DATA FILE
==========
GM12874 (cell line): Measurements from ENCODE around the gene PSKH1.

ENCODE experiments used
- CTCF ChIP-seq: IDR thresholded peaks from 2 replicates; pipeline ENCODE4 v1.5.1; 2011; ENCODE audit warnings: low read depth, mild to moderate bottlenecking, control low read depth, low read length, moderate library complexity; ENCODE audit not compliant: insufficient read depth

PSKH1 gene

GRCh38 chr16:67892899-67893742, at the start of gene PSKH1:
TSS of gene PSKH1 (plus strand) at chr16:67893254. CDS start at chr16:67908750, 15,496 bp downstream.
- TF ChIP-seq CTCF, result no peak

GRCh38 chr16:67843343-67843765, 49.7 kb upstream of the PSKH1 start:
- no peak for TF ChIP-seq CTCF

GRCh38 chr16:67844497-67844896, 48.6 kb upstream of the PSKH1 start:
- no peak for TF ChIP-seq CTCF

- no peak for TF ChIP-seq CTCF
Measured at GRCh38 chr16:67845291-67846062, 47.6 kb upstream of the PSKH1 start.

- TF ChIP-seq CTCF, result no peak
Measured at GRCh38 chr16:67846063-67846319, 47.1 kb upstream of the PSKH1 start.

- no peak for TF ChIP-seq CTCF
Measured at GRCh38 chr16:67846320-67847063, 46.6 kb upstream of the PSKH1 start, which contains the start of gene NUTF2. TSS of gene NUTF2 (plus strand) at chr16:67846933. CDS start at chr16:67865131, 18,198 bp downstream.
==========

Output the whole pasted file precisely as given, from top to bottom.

GM12874 (cell line): Measurements from ENCODE around the gene PSKH1.

ENCODE experiments used
- CTCF ChIP-seq: IDR thresholded peaks from 2 replicates; pipeline ENCODE4 v1.5.1; 2011; ENCODE audit warnings: low read depth, mild to moderate bottlenecking, control low read depth, low read length, moderate library complexity; ENCODE audit not compliant: insufficient read depth

PSKH1 gene

GRCh38 chr16:67892899-67893742, at the start of gene PSKH1:
TSS of gene PSKH1 (plus strand) at chr16:67893254. CDS start at chr16:67908750, 15,496 bp downstream.
- TF ChIP-seq CTCF, result no peak

GRCh38 chr16:67843343-67843765, 49.7 kb upstream of the PSKH1 start:
- no peak for TF ChIP-seq CTCF

GRCh38 chr16:67844497-67844896, 48.6 kb upstream of the PSKH1 start:
- no peak for TF ChIP-seq CTCF

- no peak for TF ChIP-seq CTCF
Measured at GRCh38 chr16:67845291-67846062, 47.6 kb upstream of the PSKH1 start.

- TF ChIP-seq CTCF, result no peak
Measured at GRCh38 chr16:67846063-67846319, 47.1 kb upstream of the PSKH1 start.

- no peak for TF ChIP-seq CTCF
Measured at GRCh38 chr16:67846320-67847063, 46.6 kb upstream of the PSKH1 start, which contains the start of gene NUTF2. TSS of gene NUTF2 (plus strand) at chr16:67846933. CDS start at chr16:67865131, 18,198 bp downstream.